“Marco Rubio is well to say let’s make sure we are completely and carefully examining this. They should do that over in the Senate and hold additional hearings after they have a product. We are definitely going to be doing that in the House,” Goodlatte said. “It’s my hope that we’ll be producing legislation in the House very soon.”


Four key points on why business and labor reached a deal on immigration

Posted on by Ruby Powers in Immigration Law, Legislative Reform Leave a comment

by Sandra Lilley, @sandralilley
2:56 pm on 04/01/2013
The recent agreement between labor and business groups on a guest worker program for low-skilled labor has really carved a space for the Senate to proceed with an immigration reform bill, mainly because it did what no other talks succeeded in doing in years past.
“The agreement is huge,” says Ana Avendaño, Assistant to the President and Director of Immigration and Community Action for the AFL-CIO, the nation’s largest union, which recently reached the agreement with the U.S. Chamber of Commerce. “The momentum is unstoppable; and we have no doubt we are going to have an immigration bill,” adds Avendaño.
Here are four reasons why.
Agreement on visa number increase
“First, what is significant is the way both groups have reached an agreement on how to structure the number of visas,” says Kristian Ramos, Policy Director for the New Policy Institute’s (NPI) 21st Border Initiative. ”In 2007, one of the reasons legislation died is that business had one number and labor had another,” Ramos explained, adding, “the fact they were able to come to terms on numbers was pragmatic, clever and an indication these guys are serious.”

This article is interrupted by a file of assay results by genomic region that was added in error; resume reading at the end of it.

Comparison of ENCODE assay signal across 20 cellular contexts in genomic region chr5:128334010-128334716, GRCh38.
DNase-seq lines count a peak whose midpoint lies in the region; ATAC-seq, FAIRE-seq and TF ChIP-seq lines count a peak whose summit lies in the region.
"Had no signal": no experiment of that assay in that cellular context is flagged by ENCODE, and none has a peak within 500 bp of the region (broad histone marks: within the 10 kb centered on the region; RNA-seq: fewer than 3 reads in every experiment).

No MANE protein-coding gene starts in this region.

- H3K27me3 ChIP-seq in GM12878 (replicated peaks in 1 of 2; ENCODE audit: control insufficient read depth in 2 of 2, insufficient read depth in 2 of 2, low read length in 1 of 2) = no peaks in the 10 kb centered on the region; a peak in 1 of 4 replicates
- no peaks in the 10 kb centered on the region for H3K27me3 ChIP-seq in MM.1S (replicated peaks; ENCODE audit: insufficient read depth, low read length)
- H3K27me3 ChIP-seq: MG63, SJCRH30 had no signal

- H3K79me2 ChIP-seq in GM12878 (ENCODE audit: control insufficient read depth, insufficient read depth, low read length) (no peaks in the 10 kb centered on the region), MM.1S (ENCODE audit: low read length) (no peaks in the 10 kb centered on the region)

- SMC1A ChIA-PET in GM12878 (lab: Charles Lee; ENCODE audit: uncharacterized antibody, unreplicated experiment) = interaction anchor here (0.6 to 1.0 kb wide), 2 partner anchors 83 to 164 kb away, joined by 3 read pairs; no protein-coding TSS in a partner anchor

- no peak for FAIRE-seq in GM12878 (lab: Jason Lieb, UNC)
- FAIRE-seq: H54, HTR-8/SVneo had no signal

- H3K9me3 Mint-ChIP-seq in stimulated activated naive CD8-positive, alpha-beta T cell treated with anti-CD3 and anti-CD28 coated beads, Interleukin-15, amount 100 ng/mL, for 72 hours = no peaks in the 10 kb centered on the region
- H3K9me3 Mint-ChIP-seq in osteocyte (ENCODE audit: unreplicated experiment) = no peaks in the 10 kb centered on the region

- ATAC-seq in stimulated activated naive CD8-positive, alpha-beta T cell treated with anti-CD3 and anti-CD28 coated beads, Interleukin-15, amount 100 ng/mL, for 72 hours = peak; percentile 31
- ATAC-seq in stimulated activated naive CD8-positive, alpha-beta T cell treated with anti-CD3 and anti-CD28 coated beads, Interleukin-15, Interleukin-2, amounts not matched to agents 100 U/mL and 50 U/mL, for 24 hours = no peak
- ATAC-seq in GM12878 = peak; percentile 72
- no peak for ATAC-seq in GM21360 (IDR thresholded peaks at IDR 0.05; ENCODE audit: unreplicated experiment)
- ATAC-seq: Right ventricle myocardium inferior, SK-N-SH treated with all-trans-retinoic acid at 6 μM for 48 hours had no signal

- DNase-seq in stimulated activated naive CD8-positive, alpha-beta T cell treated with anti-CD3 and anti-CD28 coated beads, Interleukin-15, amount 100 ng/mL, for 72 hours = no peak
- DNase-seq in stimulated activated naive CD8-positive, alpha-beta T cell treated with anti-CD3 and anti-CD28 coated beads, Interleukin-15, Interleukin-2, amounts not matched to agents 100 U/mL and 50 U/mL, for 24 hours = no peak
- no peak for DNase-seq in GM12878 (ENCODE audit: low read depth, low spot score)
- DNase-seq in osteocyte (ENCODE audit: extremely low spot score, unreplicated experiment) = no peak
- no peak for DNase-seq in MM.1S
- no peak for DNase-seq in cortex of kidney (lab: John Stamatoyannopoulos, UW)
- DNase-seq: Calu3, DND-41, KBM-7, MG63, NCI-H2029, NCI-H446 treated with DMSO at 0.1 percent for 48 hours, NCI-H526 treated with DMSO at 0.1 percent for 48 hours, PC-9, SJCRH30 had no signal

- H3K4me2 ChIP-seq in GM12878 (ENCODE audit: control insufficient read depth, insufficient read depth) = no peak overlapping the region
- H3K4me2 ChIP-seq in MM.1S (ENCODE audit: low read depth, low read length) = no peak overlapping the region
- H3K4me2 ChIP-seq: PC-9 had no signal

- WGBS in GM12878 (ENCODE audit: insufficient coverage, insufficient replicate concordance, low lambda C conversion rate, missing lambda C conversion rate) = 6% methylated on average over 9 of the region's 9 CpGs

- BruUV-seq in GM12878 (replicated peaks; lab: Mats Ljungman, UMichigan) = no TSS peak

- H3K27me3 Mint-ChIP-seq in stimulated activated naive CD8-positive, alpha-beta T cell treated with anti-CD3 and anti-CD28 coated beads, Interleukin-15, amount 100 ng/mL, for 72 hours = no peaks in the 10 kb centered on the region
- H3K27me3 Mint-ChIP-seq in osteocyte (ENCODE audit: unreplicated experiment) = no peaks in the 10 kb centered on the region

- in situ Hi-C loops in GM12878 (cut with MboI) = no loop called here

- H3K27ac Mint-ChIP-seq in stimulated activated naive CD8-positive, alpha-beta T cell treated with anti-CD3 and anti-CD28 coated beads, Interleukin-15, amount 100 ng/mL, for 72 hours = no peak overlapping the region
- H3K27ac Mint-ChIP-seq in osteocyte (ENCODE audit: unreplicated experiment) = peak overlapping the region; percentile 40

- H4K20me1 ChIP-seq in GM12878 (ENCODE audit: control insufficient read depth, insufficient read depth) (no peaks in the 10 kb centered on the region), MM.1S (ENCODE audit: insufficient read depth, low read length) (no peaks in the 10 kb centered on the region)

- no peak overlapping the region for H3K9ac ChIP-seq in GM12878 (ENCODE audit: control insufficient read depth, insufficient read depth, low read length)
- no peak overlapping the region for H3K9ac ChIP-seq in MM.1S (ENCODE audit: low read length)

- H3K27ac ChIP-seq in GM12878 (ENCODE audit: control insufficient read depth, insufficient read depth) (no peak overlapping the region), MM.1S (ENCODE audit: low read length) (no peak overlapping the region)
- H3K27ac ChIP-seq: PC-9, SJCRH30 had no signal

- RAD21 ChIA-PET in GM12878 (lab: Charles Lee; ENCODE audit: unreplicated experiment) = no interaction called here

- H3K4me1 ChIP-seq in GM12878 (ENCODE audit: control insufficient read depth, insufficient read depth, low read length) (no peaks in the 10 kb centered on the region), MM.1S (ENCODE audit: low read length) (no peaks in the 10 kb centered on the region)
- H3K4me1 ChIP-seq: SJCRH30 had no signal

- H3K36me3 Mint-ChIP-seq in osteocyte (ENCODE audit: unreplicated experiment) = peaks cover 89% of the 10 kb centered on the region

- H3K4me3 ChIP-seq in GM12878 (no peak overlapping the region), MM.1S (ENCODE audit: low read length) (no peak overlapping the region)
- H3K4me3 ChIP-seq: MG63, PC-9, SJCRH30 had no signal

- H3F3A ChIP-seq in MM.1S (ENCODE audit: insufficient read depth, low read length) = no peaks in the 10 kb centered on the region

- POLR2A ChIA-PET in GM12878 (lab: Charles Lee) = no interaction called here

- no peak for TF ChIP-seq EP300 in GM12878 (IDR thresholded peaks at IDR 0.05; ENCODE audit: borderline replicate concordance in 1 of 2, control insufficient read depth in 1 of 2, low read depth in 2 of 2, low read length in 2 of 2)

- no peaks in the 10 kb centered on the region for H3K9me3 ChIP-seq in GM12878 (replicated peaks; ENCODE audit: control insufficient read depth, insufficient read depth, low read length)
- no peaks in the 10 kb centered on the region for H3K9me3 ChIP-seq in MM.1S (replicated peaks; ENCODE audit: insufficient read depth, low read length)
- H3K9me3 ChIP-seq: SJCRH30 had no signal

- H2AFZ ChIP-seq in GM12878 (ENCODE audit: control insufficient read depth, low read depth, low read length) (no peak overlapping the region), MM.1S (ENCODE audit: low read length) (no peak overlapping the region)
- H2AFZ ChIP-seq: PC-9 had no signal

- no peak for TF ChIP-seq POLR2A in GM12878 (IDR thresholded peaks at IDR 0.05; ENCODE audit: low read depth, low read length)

Under the deal proposed by the groups, a “W Visa program” could go into effect on April of 2015, and it would allow employers to petition for lesser-skilled foreign workers for jobs in construction, as well as janitorial or retail services. The program would start at 20,000 visas, then go up to 35,000 the next year, 55,000 the next, 75,000 the following and continue until 200,000.
Independent Bureau to determine immigrant labor needs
A second reason labor and business agreed to this, says AFL-CIO’s Avendaño, is because determining what sector of industry needs additional workers will be determined by a new entity, the Bureau of Immigration and Labor Market Research. This is an independent, non-partisan group of experts, such as demographers and economists, who will study and determine labor needs. ”Congress on the House side is currently responsible for setting the number of visas, and the cap hasn’t changed in more than a decade,” says Ramos.
“Right now we don’t even know who is here on work visas or when people leave,” adds Avendaño. ”This will bring transparency, and it will be scientific – there is a shortage of elder care workers, you address it, same with nannies or other positions,” she adds.
Guest worker visa not limited to one employer
For workers themselves, the third reason is one of the most important. Unlike now, immigrants under this proposed guest worker visa will not be limited to one employer. “This is a huge change; as long as employers held the power, it was impossible for workers to exercise their rights to fair pay or expose worker violations,” says Avendaño. “Portability is a big deal for labor,” adds Ramos. In addition, guest worker wages must be equal to those of U.S. workers, so this will not undercut the wages of current employees.
Workers request own green cards
And last but certainly not least, a fourth component on this deal is that workers will be able to self-petition for a green card after one year, and will not be dependent on employers. ”The creation of an entire new visa system is a significant undertaking,” says Ramos.
For immigration reform advocates such as Frank Sharry, Executive Director of America’s Voice Education Fund, this agreement between labor and business is “a historic breakthrough.”